WTF is a walk-in, and how do you get one? You know that most artists have you schedule a tattoo appointment, but what if that doesn’t fit your ✨spontaneous✨ personality? How are you, unbridled by society's definition of time, going to get some body art?
If you want a quick tattoo today, getting a walk-in tattoo is a great option. We’ll explain what a walk-in tattoo is, why you can get one today, who does these things, and precisely what the process will look like.
What Does Walk-In Tattoo Even Mean?
A walk-in tattoo is when you, quite literally, walk in. You don’t make an appointment — you walk in, pick a tattoo, and get it.
Sometimes you walk in, look through a specific artist's works, and see if they are available to do one of their more stylized pieces. If you want a simple tattoo, then probably any available artist in the shop will be able to oblige you.
Some people get walk-in tattoos of more custom pieces already designed by the tattoo artist — i.e., the artist drew the piece ahead of time, put it in their “available” book or posted it as an available design on social media, and you walk in to take them up on their offer. These designs are more expensive than a simple design because they take more time but are usually not as expensive as a custom design since they’re already worked out.
Other times a studio or artist will have a flash sheet to choose from. Usually, these are smaller, simpler designs. Flash sheets are a sheet of simple and quick tattoos for the client to choose from. Flash sheets are exceptionally popular on holidays like Friday the 13th and Halloween. They are also usually cheaper. With pre-designed flash tattoos, there’s also a high likelihood multiple people could have the exact same tattoo.
Walk-ins are a great way to get your first tattoo, fill a tattoo craving, or get a tattoo without having your own tattoo idea.
Can I Book a Walk-In Tattoo?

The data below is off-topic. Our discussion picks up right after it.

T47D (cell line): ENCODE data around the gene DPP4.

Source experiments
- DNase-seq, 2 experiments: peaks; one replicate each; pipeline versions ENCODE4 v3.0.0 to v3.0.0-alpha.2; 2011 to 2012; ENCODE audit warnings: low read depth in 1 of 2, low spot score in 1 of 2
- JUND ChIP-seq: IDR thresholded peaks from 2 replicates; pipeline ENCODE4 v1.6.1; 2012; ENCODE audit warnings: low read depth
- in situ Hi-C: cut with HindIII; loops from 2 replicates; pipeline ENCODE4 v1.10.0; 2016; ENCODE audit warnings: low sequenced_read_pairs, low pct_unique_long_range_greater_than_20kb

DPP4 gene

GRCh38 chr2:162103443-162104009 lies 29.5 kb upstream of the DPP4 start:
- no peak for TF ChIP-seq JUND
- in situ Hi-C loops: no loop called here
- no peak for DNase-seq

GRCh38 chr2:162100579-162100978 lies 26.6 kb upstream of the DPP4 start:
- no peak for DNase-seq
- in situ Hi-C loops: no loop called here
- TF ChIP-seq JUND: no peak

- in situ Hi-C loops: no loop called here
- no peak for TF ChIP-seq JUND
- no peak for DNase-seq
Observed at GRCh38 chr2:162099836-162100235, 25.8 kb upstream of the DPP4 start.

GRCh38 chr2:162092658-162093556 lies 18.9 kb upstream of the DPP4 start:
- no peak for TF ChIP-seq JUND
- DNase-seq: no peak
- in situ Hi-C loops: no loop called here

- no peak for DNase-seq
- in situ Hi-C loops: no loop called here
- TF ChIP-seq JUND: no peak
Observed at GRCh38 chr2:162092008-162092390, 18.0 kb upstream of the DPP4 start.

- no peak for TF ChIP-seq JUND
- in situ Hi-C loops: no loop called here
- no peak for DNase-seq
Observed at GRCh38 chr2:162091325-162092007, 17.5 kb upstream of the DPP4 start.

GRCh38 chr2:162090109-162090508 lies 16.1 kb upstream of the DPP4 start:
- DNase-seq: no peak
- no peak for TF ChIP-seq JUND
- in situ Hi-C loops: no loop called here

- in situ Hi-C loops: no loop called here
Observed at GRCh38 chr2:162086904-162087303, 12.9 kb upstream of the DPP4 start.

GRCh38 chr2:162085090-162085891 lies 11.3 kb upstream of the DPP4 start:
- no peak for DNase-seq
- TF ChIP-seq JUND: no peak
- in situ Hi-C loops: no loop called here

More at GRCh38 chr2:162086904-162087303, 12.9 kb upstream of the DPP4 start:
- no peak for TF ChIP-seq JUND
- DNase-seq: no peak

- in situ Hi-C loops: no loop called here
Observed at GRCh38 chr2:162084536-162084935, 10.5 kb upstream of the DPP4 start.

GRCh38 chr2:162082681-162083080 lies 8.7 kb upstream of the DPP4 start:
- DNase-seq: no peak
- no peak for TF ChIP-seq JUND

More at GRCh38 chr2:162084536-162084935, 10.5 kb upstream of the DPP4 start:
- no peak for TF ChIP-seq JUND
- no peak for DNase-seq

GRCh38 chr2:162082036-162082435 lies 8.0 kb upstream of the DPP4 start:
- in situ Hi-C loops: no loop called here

No. That’s called an “appointment.”
What can happen: you walk in for a walk-in tattoo, see an artist's work, and end up wanting something more custom from them. Maybe they have a piece that inspires you, and you want the same piece but some distinct changes. Or a combination of some of their work. Or a whole new original piece designed by them specifically for you and no one else. Then you’ll to talk to the artist and set an appointment for when you should come back.
What Is the Difference Between Walk-In Tattoos and Tattoo Appointments?
The big difference between walk-ins and appointments is how much planning goes into it: none for the former, and a decent amount for the latter.
A walk-in walks in. A tattoo appointment is when you’ve chatted with the tattoo artist about getting a tattoo from them, whether it’s from their book or a custom piece. The tattoo artist probably already knows where the tattoo is going and how big it will be. They’ve set a certain amount of time just for you, and you’ve probably placed a deposit to reserve your space.
Do All Tattoo Studios Have Walk-In Tattoos?
Nope! Some tattoo artists and studios are appointment-only. Other tattoo artists and studios are heavily walk-in based with appointments only a couple of days a week. The majority of studios do a bit of both — booking appointments and taking walk-ins.
Why Do Artists Do Walk-In Appointments?
Walk-ins are a good way for newer tattoo artists to gain experience. Walk-in tattoos are usually simpler designs that a newer tattoo artist or an apprentice can use to get some tattooing hours under their wings.
Walk-ins are a nice way for experienced artists to pad out their day if it’s slow. Some tattoo artists work a scheduled amount of time in a studio, like being there Monday, Wednesday, and Friday from 11-5.